Every member will be expected to contribute to the shared survival of the community whether its guard duty, collecting firewood, preparing meals or doing chores. The Fortitude Ranch staff (which comprised mostly of former military and law enforcement personnel) are in charge of making the big decisions and assigning tasks. 

‘But no one can be voted off the Island,’ assured Miller, ‘It’s a business and we promise everyone that will take care of you, and we will.’ 

Roughly $1,000 per year will guarantee you a spot in the entry-level ‘Spartan’ membership package which includes a personal storage locker in a shared room full of bunk beds. While the primitive accommodations make good on the ‘Spartan’ name, they more than rise to the occasion in the event of a crises.    

Steven Rene is a former Army chem-bio officer who spent 15 years living in Belarus working in humanitarian aid for the 1986 Chernobyl victims. He told that Fortitude Ranch  is ‘really a life insurance policy, unlike what most people have for life insurance – which really only pays to bury you – this is actually a life insurance policy that protects your life’

There are three different membership packages at Fortitude Ranch: Spartan, Economy, and Luxury. Drew Miller showcases an ‘Economy’ room that comes with private space and in-room storage

All bathroom facilities are Fortitude Ranch are communal however, different premiums can afford more personal space in  the living quarters such as the ‘Spartan’ room  (left) that comes with a small desk and storage area

Steve Rene poses in front of chopped firewood which is the primary source of energy for ‘off-the grid’ crises situations. All Fortitude Ranch locations are carefully selected to ensure that there are enough natural resources to sustain life after a collapse. The West Virginia facility buts up against the 1,800 acre  George Washington National Forrest

Dr. Drew Miller sits in the communal living space at Fortitude Ranch’s Colorado facility. He blames television shows like National Geographic’s Doomsday Preppers for the negative stigma surrounding the prepper community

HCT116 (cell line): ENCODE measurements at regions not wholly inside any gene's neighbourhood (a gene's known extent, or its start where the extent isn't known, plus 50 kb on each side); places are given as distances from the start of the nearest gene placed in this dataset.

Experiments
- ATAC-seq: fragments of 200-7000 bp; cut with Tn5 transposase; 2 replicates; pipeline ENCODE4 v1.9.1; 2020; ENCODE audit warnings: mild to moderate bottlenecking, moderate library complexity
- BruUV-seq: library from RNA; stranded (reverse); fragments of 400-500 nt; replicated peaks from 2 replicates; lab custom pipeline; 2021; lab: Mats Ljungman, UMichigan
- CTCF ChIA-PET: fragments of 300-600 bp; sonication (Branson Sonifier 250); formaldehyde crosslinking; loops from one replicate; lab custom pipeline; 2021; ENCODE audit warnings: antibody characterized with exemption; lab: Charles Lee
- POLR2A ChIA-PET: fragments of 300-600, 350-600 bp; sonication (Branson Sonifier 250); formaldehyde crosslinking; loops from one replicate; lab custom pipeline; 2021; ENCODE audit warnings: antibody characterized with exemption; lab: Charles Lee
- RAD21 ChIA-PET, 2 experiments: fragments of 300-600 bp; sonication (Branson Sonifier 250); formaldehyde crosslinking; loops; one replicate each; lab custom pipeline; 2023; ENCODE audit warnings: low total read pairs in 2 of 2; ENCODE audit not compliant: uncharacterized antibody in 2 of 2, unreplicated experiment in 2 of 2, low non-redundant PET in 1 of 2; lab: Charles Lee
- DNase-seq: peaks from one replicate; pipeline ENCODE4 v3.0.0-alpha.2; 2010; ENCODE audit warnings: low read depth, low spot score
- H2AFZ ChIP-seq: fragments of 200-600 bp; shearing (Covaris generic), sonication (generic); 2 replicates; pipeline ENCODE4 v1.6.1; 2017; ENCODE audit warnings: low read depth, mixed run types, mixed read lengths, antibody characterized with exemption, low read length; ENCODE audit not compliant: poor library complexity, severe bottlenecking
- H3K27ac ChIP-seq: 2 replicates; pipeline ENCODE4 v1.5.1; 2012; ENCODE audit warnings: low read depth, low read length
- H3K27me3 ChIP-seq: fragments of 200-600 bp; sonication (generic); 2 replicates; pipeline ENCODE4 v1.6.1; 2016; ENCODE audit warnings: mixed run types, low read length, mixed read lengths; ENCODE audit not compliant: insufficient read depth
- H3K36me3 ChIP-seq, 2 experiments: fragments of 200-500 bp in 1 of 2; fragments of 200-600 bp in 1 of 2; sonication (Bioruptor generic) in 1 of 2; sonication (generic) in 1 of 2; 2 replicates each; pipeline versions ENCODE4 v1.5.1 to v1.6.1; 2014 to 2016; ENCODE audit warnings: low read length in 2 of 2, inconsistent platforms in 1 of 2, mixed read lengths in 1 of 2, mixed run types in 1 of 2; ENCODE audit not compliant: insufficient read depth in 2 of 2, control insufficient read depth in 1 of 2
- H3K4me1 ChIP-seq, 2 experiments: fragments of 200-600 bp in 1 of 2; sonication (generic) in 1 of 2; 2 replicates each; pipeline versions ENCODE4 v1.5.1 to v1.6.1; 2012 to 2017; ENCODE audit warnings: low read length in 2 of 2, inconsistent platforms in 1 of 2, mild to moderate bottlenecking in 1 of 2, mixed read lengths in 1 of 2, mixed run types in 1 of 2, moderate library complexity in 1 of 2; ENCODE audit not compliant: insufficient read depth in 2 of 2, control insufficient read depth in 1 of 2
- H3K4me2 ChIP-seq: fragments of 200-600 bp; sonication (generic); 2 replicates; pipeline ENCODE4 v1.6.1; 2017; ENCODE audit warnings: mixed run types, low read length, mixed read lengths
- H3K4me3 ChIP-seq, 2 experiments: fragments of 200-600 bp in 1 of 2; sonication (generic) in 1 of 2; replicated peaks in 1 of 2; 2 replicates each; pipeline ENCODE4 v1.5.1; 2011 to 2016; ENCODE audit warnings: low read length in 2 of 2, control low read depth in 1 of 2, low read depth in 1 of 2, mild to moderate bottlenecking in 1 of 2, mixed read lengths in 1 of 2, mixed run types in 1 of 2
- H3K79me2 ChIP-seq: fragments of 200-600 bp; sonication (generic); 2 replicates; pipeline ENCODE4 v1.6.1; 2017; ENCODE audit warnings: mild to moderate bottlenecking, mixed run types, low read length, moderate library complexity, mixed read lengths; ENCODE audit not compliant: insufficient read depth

‘We use a country club membership model, so you pay a lot up front and then there is quarterly dues for multiyear memberships and an annual food restocking fee,’ said Miller. ‘The biggest payment is the initial fee to join but the more years you sign up for, the less your cost is per year.’ 

For a premium, potential members can also opt-in to more luxurious lodgings but they are still a far cry from the lavish subterranean mansions built for tech titans with 50,000 gallon swimming pools, bowling alleys, movie theaters and fully equipped hospitals.

Fortitude Ranch is a different product, ‘It’s really a life insurance policy, unlike what most people have for life insurance – which really only pays to bury you – this is actually a life insurance policy that protects your life,’ said Steven Rene, manager at Fortitude Ranch’s West Virginia facility. 

Located just ‘two hours east of Washington D.C.’ the 100-acre West Virginia facility has seen a massive spike in interest amid the coronavirus pandemic: ‘We’ve seen probably tenfold the amount of inquiries and a good increase in membership. Colorado is already sold out, but we still have some spots here,’ said Rene to 

Now Miller and his partners invested in Fortitude Ranch are scrambling to raise capital in order to meet with the demand for expansion with preliminary plans to  expand into Nevada and Wisconsin next.  

Fortitude Ranch is unique in that it also functions as a recreational resort year round. All members are welcome to stay at the facility for up to ten days per year while enjoying the local outdoor activities: hunting, hiking, fishing and Frisbee golf. ‘Worst case (or best case) you join Fortitude Ranch and a disaster never happens. At least you’ve still got great place to vacation, it’s cheaper than renting a cabin in Colorado or West Virginia,’ said Miller.

‘Our motto is prepare for the worst, enjoy the present,’ said Rene. ‘It’s not like we wake up everyday thinking the world is ending.’